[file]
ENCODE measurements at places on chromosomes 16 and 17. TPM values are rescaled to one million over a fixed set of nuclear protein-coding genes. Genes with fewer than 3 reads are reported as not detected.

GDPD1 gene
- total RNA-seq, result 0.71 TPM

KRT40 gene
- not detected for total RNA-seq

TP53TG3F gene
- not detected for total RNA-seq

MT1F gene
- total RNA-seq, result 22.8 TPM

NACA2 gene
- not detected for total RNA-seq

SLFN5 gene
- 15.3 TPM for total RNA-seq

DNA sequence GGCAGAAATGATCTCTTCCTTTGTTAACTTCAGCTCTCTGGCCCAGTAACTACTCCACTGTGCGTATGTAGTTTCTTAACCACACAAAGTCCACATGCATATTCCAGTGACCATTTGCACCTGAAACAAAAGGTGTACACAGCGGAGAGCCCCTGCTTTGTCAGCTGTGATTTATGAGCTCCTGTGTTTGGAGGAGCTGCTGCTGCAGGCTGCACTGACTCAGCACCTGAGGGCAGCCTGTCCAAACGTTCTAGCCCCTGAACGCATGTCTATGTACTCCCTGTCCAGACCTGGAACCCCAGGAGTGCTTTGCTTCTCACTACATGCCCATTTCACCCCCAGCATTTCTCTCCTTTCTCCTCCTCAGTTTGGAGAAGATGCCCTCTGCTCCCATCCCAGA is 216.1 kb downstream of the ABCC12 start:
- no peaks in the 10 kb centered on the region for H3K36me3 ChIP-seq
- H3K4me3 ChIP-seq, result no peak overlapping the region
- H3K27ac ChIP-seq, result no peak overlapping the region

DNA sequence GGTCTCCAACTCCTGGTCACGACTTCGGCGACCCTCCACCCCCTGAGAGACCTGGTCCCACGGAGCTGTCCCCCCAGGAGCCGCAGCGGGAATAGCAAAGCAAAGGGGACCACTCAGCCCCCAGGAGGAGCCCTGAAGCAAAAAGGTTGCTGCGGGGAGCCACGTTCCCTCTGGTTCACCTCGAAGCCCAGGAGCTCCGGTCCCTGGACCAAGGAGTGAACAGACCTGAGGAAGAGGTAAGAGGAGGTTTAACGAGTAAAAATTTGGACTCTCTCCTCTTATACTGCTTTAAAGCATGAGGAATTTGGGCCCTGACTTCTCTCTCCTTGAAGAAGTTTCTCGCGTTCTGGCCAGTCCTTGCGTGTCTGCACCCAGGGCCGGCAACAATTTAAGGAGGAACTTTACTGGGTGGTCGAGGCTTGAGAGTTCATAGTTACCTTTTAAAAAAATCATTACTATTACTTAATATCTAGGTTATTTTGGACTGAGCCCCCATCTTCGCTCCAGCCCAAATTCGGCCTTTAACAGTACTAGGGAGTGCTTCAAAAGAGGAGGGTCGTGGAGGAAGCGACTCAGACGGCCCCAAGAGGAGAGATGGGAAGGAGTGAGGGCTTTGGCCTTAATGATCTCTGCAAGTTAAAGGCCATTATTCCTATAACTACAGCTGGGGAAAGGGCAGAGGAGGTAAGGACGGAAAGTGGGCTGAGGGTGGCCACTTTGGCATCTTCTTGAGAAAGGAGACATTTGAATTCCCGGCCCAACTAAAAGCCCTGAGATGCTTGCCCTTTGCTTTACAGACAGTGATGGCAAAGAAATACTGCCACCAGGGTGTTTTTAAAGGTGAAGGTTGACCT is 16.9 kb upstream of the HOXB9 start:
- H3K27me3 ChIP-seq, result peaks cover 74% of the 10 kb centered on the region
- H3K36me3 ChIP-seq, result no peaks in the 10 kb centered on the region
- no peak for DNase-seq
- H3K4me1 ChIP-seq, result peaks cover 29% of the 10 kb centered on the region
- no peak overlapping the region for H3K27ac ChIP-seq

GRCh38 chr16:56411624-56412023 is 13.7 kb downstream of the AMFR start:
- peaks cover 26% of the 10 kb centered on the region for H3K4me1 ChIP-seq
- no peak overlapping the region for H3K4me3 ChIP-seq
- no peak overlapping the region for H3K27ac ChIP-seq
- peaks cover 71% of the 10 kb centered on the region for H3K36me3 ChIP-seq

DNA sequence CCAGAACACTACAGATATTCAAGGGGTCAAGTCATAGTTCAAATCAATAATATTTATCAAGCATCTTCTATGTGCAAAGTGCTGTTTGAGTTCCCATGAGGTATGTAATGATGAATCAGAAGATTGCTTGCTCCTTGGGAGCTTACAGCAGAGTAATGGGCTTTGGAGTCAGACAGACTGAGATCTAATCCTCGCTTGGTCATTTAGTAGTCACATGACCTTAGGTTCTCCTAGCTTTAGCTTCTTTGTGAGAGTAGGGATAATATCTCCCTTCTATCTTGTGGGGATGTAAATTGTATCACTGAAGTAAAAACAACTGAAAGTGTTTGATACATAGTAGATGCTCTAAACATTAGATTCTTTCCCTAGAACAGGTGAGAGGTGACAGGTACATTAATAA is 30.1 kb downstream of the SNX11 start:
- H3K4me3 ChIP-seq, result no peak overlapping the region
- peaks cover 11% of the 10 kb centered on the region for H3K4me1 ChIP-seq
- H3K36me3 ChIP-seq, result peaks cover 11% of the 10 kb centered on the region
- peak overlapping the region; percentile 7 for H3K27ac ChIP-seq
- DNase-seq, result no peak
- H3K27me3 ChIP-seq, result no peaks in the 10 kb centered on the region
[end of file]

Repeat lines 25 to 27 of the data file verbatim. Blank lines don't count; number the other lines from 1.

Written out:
- peaks cover 26% of the 10 kb centered on the region for H3K4me1 ChIP-seq
- no peak overlapping the region for H3K4me3 ChIP-seq
- no peak overlapping the region for H3K27ac ChIP-seq